As the Democratic political machine gears up for midterm elections that will be rife with culture war issues, members of the party have yet to find a consensus messaging strategy that they can sell to voters—aside from repeatedly drilling down on the threat to democracy that their opponents represent. This indecision is not the case on the right. By zeroing in on “critical race theory,” parent takeovers of school boards, and mask and vaccine mandates—along with peppering in old standards like alarmism on immigration and crime rates—the Republican Party has found its formula for 2022. This combination of issues, which helped lead Republican governor Glenn Youngkin to victory in Virginia last year, has only been bolstered by the additions of inflation and supply-chain delays in the daily news cycle.
But new focus group and polling data from the Democratic Congressional Campaign Committee (DCCC) is urging Democrats to go on the offensive in the GOP’s culture war, rather than continue the “preachy” rhetoric that some respondents charge them with. The research, which was reported by Politico, warns that Republicans have found an “alarmingly potent” messaging strategy that could result in Democrats suffering dramatic losses in battleground states if they do not offer voters a direct counter. The research suggests that Democrats, who were already trailing Republicans by four points in a generic swing-district ballot toward the end of January, may recoup their polling losses if they denounce progressive slogans like “defund the police” and affirm their opposition to “open borders or amnesty.” (“Defund the police” was a contentious slogan from the get-go, it should be noted, and many moderates, including President Joe Biden, have not embraced it.) The DCCC research says messaging changes could signal a shift to the segment of swing voters polled by the DCCC, who described the Democratic Party as too “judgmental” and “focused on culture wars.”
But the DCCC data published by Politico does not address ways that Democrats can push back against the Republicans’ other go-to talking points, which were summarized by Freedom Caucus member Rep. Bob Good this week. “I would like to think that the Democrats, in the majority, and this administration would let go of the unconstitutional, unlawful, unjustified, unscientific mandates relative to the China virus, and stop with the masks and vaccines on everybody long before a year from now,” Good told The Hill in an interview, using a derogatory term. He went on to accuse the Democratic Party of endorsing “COVID forever” policies, saying that “the number one most important issue” in 2022 is ending this “trampling on people’s freedoms.”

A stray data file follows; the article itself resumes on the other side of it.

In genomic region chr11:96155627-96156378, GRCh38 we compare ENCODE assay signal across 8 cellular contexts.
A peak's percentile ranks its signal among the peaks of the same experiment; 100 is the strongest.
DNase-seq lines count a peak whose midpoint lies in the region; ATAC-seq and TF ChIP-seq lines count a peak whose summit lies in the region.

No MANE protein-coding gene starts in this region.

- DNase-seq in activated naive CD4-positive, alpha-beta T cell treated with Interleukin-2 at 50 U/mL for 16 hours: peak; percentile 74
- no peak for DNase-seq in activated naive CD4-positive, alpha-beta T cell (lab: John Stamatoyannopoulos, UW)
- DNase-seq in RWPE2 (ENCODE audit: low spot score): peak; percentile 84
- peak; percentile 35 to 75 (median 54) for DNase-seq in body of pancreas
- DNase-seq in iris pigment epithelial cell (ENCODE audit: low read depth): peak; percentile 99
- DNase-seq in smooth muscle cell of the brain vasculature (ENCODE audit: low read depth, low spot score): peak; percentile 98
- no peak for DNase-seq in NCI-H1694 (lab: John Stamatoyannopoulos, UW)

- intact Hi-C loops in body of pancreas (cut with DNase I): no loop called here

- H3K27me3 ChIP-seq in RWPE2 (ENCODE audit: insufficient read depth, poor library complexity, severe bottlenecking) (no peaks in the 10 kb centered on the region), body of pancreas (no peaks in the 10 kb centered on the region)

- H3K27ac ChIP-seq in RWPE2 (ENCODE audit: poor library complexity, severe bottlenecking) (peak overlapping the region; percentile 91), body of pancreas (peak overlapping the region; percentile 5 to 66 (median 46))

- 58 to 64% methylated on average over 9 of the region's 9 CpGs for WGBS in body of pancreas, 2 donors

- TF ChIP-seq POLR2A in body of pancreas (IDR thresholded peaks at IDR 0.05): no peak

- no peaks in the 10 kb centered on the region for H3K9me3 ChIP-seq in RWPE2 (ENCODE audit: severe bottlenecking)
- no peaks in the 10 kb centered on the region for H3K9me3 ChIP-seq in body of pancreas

Despite a somewhat successful vaccination campaign under Biden, Americans experienced some of the worst statistical months of the pandemic between the delta and omicron waves. The death toll and case-number spikes were not helped by the White House’s often confusing messaging on masks and vaccines. While employment rates have increased since the 2020 election, high inflation rates and pandemic-fueled shipping delays and product shortages have led to noticeable price increases on everyday items in many regions of the country. In a New York Times op-ed on Monday, David Axelrod, a former senior strategist in the Obama White House, advised Biden to show “humility” about these problems when he addresses the nation for his first State of the Union next month. “Polls show that the vast majority of Americans believe we are on the wrong track, and people will have little patience for lavish claims of progress that defy their lived experiences,” he wrote, before warning how “gaudy claims of progress” can be “met with an angry backlash from Americans.”
Alternatively, Senator Gary Peters, the Democratic Senatorial Campaign Committee chairman, believes Democrats can find a middle ground in their messaging—one that touches on the struggles of average Americans while still preaching about the existential risk that Republicans pose to democracy. “I think it’s incredibly important to clearly focus on things that are impacting families today, which are the bread-and-butter issues, and candidates need to lean into those issues,” Peters told The Washington Post over the weekend. “But they should also bring up the fundamental threat to our constitutional democracy being posed by all too many Republicans.” Likewise, House Speaker Nancy Pelosi told ABC News on Sunday that Democrats can prioritize the health of U.S. democracy and “kitchen-table issues” at the same time. “My purpose right now is to just win [the midterm elections]. Nothing less is at stake than our democracy,” Pelosi said, adding that her party is also unified by its empathy ”for America’s working families.”
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